However, it isn’t all good news for the screen. We noticed an image retention problem in which remnants of the previous image were visible in the background of the next image. We first noticed it when going from the Desktop to the Modern UI (Metro) screen, and when signing out of Windows and going back to the login screen -- the Modern UI and login screens showed the title bars of windows that were previously up on the screen, as well as the outline of the Taskbar.

We could also see it on the Desktop background. The retention showed up after about two minutes of leaving static Windows open, and then disappeared after around 20 seconds. We’re hoping this is just a quirk with our test unit, which had been doing the rounds before getting to us, and not something present on other units.

User comfort

In terms of conversion, it’s easy to turn this laptop into a tablet. Simply apply some pressure to the bottom of the screen to pop it out of the hinge, and then lock it into place once it has turned all the around and faces out. In addition to tablet mode, you can use display mode (which is the screen facing outwards with the keyboard behind it), and tent mode (to save space if you don’t have enough depth on your desk). Because of the way the hinge works, you can also bring the screen forward over the keyboard to save space, too.

Read more: HP Envy X2 Notebook PC

From laptop to tablet.
From laptop to tablet.

We noticed that the installed software for detecting the various positions of the screen is sensitive, as it produced a few too many Windows notifications for our liking. Annoyingly, this software also changed the theme of the desktop depending on the orientation.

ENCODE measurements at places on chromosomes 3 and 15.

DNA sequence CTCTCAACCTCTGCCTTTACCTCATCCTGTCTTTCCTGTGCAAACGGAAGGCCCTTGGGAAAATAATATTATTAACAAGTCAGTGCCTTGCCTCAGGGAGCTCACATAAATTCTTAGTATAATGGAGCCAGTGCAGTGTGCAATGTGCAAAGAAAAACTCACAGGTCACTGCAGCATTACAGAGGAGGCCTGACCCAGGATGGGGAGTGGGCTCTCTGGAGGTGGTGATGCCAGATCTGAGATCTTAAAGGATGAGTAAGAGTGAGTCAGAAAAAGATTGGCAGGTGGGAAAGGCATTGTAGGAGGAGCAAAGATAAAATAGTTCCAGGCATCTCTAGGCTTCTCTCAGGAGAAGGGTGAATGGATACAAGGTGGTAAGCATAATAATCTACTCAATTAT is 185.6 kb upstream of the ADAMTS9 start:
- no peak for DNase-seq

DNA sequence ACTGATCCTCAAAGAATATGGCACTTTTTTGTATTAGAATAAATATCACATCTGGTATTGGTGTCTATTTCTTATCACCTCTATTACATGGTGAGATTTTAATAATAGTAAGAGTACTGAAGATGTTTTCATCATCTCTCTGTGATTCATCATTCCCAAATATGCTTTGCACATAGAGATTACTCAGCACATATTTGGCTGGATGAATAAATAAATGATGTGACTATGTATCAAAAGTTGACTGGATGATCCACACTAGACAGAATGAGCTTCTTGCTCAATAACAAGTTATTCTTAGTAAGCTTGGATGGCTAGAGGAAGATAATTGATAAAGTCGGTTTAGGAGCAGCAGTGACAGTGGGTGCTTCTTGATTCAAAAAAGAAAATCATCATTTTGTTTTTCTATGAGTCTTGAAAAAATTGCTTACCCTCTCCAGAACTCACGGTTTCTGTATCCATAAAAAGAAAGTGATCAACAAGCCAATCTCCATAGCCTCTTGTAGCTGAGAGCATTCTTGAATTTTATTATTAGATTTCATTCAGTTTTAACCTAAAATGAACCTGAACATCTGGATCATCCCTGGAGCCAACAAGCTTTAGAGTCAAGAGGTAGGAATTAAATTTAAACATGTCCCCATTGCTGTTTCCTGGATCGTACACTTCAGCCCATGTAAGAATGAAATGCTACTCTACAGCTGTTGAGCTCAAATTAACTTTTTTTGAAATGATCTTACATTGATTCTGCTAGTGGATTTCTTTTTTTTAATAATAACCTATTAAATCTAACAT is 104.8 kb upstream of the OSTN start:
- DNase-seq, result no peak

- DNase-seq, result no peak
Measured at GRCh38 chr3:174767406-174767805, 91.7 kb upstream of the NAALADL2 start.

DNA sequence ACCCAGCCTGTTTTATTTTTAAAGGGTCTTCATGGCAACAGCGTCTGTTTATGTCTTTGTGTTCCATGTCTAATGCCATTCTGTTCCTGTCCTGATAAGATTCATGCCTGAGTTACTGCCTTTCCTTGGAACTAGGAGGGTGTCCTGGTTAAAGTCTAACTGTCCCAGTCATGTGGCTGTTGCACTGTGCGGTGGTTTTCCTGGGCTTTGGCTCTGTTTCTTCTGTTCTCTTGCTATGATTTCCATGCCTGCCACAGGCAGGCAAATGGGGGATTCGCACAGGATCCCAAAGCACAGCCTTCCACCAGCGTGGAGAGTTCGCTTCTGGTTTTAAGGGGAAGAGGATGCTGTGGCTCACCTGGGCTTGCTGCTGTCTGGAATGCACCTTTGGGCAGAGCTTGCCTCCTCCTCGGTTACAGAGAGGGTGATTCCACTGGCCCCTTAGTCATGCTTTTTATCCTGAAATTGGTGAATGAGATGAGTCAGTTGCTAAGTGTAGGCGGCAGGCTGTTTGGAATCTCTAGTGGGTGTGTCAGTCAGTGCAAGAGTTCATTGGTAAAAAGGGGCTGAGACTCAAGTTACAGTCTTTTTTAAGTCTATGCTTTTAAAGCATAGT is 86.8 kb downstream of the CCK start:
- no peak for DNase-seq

The keyboard and touchpad on this laptop are both of questionable quality as we experienced issues with both. The backlit keys are mostly full sized (apart from the arrow, page, and Caps Lock), but they have a shallow travel distance that’s more in line with what we’ve felt on thinner laptops. They are also somewhat stiff and can initially feel harsh as the keys hit the membrane. Some keys stuck, at times, to produce double lettering, and some keys required a little more force in order to leave their mark.

A layout that’s a little different from the norm means that this keyboard sits firmly in the ‘takes time to get used to it’ category. It’s a similar layout to the keyboard on the Aspire S7. The Function keys, rather than having their own row, have been incorporated into the number keys. This has resulted in a flow-on effect in which the Delete key has been moved to the bottom row near the arrow keys; half the Caps Lock key has been sacrificed to make way for the Tilde key.

We think there is plenty of room for improvement here. Literally: there is a good 5cm distance between the keyboard and the screen that could potentially be used to house an extra row of keys and allow Acer to install a board that won't require study before usage. We also need to mention that the extra width of the chassis (it’s wider than a typical 13-incher in order to facilitate the upright hinge design), also threw us off a little while typing -- we’re simply not used to having so much space either side of the keyboard.

The touchpad doesn’t have its own software interface installed (we couldn’t find it, at least), so there is not much for you to tweak. This is annoying if you prefer to change the scroll direction of the pad, or if you like using gestures such as three-finger swipes. We also found the accuracy of the pad to be questionable. It skipped around a lot, especially when our finger left the pad after a tap, which made it difficult for us to tap on small items such as text boxes and even Taskbar shortcuts. The only settings you can play with are the ones in the standard ‘mouse’ Control Panel applet. The ‘Enhance pointer precision’ option seemed to help a little in this area.

What's the verdict?

We really want to like this laptop. It seems well built, and the hinge design for converting it to a tablet is an easy one to use and doesn’t add too much heft. However, the screen retention issue, the skipping touchpad, and the awkward keyboard all make us think that this model could use refinement; especially so since it has a price tag of $1999.